What to Pack for the Hospital

Make Your Stay Comfortable

When you are planning a stay in the hospital, whether it is for surgery, childbirth, or an inpatient procedure, it is important to be prepared.

This involves packing everything you need to not only be comfortable but to make up for some of the common shortcomings of a hospital stay (such as food or the lack of privacy).

While modern hospitals are designed to be more people-friendly than ever, they are still functional by nature and stress hygiene and durability over comfort.

So, if you are the type who is easily awakened by noise or can't sleep without your favorite goose-down pillow, you need to either bring along your creature comforts or make concessions.

man staying in hospital
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The Basics of Packing

In preparing for your stay, think about all of the things you would bring on a weekend trip and then pare back by omitting anything of value, including your wallet, jewelry, or electronics.

If you really must bring something of value (such as a laptop for work), ask the ward in advance if there are any facilities in which to store your belongings under lock and key. While some hospitals offer lockable bedside tables, make certain that your belongings can fit inside.

In the end, if you're uncertain whether to bring a valuable or not, ask yourself if you're willing to lose it. If not, keep it at home.

Hospital policies are such that they won't take responsibility if a personal belonging is stolen. It's ultimately your call as to whether you're willing to risk it or take out a short-term insurance policy to cover the loss.

Once you've pared back to the basics, you should take only those things which can help you sleep comfortably, maintain your daily hygiene, provide you with greater privacy, or keep you healthy.

You should also bring along something to entertain yourself and maybe any snacks or drinks that your treatment or procedure allows.

Your Hospital Stay Checklist

You won't have a lot of space to store things, so try to fit everything you need into a standard roll-on bag. Be sure that is well labeled and is lockable as an extra layer of security.

Among the things you should include on your packing checklist:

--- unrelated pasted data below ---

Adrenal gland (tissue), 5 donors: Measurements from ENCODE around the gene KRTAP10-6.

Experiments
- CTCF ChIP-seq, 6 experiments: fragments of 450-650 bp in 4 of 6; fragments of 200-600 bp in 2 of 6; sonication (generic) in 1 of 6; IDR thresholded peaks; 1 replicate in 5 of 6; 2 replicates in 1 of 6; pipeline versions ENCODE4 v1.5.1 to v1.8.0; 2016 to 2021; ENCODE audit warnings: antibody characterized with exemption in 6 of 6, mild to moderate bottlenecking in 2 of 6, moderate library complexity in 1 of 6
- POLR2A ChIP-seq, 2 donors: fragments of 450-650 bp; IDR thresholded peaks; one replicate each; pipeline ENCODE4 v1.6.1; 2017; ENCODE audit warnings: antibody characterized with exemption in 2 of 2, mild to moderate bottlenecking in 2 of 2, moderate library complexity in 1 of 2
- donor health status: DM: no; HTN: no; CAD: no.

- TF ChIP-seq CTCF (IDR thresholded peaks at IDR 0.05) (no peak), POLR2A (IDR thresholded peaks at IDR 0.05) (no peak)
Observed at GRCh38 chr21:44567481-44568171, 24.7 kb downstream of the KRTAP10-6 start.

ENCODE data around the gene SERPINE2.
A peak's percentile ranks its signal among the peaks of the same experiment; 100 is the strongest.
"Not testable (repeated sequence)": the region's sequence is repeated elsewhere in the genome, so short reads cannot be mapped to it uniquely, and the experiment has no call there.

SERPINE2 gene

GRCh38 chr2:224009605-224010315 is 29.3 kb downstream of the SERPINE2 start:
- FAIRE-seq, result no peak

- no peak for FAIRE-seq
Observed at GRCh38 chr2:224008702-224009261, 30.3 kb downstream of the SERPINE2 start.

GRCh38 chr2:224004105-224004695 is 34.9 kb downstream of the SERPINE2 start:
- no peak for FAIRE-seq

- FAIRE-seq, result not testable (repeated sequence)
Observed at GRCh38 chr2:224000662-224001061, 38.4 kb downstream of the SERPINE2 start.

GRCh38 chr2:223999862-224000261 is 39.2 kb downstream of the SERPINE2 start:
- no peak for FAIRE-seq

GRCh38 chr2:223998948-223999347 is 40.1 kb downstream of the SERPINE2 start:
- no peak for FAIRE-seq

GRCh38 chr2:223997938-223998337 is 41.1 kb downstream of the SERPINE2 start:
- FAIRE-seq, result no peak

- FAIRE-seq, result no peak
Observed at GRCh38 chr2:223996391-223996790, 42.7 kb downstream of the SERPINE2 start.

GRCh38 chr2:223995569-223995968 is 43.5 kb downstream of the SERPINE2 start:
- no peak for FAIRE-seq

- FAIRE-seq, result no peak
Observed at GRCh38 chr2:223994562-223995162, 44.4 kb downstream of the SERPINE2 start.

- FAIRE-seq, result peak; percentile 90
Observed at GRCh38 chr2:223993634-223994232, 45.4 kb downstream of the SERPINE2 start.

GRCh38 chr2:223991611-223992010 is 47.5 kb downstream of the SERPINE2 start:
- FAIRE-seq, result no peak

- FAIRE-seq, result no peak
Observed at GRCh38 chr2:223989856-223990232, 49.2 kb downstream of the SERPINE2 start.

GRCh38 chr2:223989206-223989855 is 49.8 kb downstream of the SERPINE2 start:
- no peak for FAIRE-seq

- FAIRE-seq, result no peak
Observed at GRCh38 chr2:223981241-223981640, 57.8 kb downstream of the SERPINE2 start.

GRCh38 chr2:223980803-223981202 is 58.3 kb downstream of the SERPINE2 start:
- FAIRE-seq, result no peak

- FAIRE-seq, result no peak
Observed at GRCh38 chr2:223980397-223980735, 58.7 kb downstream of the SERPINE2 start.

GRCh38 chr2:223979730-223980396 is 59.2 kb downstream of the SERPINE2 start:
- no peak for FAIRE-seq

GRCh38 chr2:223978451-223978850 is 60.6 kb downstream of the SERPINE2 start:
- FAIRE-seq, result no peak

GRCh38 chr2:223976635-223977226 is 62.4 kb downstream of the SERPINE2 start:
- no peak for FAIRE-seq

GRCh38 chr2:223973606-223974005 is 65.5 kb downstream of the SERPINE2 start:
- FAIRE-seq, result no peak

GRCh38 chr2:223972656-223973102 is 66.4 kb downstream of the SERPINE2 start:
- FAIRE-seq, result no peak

• Cell phone and charger
  • Comfortable pajamas (loose-fitting is best)
  • Earbuds or headphones for phone or computer
  • Earplugs if you are ​a light sleeper
  • Entertainment such as books, a portable DVD player, puzzles, or magazines
  • Eyemask for sleeping
  • Glasses (which may be easier than contacts if you think you'll be dozing a lot)
  • Hairbrush or comb
  • Laptop and charger, if you intend to bring one
  • Light robe for modesty, especially in a shared room
  • List of your current medications to add to your hospital chart, including names, dosages, and dosing schedule
  • Non-perishable snacks, especially if you have dietary concerns (such as diabetes or chronic medications that need to be taken with high-fat foods)
  • Outfit to wear home (something loose is best, also make sure it won’t rub on your incision)
  • Personal medications, preferably in their original container so that the nurse can find them for you if you are unable to reach them
  • Plenty of socks and underwear
  • Slippers with rubber soles (to prevent slipping)
  • Soap, skin care products, and hair care products if you prefer your own (ideally travel size)
  • Special needs products like tampons, sanitary pads, or denture cream
  • Toothbrush, toothpaste, and deodorant

Having a Baby? Don't Forget These

  • Baby bag
  • Baby’s going-home outfit
  • Breast pads
  • Birth plan, if you have one
  • Camera
  • Car seat; hospitals will not permit a newborn to be taken home without an appropriate car seat
  • Maxi pads
  • Nursing bra if you will be nursing
  • Phone charger
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3 Sources
Verywell Health uses only high-quality sources, including peer-reviewed studies, to support the facts within our articles. Read our editorial process to learn more about how we fact-check and keep our content accurate, reliable, and trustworthy.
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  2. Norstrom PE, Brown CM. Use of patients' own medications in small hospitalsAm J Health Syst Pharm. 2002;59(4):349–354. doi:10.1093/ajhp/59.4.349

  3. Children's Hospital of Philadelphia. Car seat safety: newborn to 2 years.